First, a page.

Street Art depicting a man caught up in this dark COVID19 pandemic.Figuring out how to redefine himself in a new world order.
Street Art, Rouen, Photo library of TalinMan

The COVID-19 pandemic is perhaps one of the most defining moments in the history of humankind. Like a stealth war machine, the COVID-19 virus infiltrated communities undetected. To date, it has sickened more than 30 million people and destroyed millions of businesses across the globe. With governments confused, societies are cowering in fear. Indeed, it is now time to grapple with the existential issue: redefining man in the new world order.

Call for Solidarity

In his special address before an empty St. Peter’s Square, the Roman Pontiff exhorted all of humanity to unite in solidarity in the midst of adversity. With poignant grace, he described the current situation, saying:

“Thick darkness has gathered over our squares, our streets and our cities; it has taken over our lives, filling everything with a deafening silence and a distressing void, that stops everything as it passes by; we feel it in the air, we notice in people’s gestures, their glances give them away. We find ourselves afraid and lost.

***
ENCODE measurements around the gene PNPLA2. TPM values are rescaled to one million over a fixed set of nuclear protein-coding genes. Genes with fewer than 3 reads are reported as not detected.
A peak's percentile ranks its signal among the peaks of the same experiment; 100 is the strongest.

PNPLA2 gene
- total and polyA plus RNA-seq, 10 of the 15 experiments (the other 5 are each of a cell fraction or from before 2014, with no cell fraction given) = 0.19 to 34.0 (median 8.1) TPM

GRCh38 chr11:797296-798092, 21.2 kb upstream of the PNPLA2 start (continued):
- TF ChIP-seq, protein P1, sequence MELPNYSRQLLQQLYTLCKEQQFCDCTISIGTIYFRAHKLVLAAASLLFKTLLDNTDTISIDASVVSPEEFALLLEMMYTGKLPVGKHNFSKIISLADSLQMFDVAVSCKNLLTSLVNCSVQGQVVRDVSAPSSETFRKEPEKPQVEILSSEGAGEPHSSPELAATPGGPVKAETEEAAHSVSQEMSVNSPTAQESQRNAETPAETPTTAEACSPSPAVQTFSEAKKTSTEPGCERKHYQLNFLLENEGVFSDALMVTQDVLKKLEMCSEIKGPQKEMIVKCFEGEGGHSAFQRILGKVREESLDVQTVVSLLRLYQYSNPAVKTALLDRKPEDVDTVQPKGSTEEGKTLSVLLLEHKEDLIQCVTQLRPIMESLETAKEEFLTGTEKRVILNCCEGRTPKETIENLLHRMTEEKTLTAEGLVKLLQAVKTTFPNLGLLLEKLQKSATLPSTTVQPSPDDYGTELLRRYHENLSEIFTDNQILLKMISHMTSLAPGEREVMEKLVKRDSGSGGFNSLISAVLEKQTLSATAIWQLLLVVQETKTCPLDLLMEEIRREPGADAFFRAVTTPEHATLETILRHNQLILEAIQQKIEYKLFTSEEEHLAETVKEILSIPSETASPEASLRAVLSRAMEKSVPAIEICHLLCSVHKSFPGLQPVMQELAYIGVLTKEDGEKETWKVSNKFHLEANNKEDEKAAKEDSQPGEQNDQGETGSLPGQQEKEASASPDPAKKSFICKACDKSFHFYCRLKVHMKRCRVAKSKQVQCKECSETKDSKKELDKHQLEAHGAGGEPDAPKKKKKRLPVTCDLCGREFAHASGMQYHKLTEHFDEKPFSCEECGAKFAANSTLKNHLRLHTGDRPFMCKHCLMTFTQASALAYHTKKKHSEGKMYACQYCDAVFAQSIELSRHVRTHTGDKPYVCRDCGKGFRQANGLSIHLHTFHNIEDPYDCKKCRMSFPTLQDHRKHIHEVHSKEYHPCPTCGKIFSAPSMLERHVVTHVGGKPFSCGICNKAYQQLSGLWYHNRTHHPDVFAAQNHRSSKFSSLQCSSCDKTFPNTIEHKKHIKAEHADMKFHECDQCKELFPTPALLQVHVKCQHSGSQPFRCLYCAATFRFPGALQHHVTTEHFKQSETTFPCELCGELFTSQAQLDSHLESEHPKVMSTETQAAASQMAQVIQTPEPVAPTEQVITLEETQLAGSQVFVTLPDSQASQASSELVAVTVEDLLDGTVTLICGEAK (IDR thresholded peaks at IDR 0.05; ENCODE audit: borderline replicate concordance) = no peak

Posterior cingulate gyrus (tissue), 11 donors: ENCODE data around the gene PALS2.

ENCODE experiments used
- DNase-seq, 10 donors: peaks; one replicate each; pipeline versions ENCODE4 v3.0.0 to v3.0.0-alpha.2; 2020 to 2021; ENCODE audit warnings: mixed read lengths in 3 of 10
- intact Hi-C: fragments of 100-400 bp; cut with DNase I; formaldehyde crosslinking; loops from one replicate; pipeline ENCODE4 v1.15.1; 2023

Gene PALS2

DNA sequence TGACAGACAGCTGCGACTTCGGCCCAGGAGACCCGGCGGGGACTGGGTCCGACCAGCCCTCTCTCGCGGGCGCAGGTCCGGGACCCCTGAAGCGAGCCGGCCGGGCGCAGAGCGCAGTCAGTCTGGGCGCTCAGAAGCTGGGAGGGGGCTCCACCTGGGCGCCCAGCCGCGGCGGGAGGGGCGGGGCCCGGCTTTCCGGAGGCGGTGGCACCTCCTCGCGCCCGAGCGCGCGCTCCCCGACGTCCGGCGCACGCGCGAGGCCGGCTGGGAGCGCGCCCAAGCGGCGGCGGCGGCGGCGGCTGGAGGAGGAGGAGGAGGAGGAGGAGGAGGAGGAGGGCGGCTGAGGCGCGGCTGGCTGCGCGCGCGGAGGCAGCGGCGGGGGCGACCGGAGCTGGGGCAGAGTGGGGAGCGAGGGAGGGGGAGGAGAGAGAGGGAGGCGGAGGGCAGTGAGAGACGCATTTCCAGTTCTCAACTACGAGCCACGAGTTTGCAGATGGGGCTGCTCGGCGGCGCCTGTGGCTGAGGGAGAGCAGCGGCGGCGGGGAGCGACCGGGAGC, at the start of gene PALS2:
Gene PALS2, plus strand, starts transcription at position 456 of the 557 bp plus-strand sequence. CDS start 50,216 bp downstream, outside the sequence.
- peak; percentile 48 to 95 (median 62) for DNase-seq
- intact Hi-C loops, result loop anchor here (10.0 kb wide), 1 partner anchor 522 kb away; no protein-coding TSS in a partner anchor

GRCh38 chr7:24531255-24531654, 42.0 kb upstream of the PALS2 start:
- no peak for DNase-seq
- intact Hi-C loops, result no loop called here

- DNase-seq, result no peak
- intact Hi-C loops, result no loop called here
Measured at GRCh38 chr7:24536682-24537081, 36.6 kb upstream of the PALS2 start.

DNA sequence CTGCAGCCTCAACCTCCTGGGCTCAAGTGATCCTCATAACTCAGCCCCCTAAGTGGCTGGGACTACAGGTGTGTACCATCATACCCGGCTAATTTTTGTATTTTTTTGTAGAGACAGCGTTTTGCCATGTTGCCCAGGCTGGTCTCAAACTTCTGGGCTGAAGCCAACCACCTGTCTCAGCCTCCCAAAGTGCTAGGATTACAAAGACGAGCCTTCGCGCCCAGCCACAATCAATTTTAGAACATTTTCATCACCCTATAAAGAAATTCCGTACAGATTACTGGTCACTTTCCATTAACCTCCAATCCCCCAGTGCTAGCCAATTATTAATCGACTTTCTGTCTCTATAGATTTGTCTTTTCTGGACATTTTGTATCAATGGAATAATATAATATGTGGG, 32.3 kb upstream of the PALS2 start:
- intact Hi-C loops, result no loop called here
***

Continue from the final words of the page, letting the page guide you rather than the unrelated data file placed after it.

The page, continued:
Like the disciples in the Gospel we were caught off guard by an unexpected, turbulent storm. We have realized that we are on the same boat, all of us fragile and disoriented, but at the same time important and needed, all of us called to row together, each of us in need of comforting the other. On this boat… are all of us. Just like those disciples, who spoke anxiously with one voice, saying “We are perishing” (v. 38), so we too have realized that we cannot go on thinking of ourselves, but only together can we do this.”

Pope Francis, “Urbi et Orbi” Address, 27 March 2020

Forgetfulness of Spiritual Nourishment

Undoubtedly, this pandemic has shattered the confidence of everyone. To allay the fears of society, the Holy Father emphasized the need to rediscover the “antibodies” that would protect society from the current malady.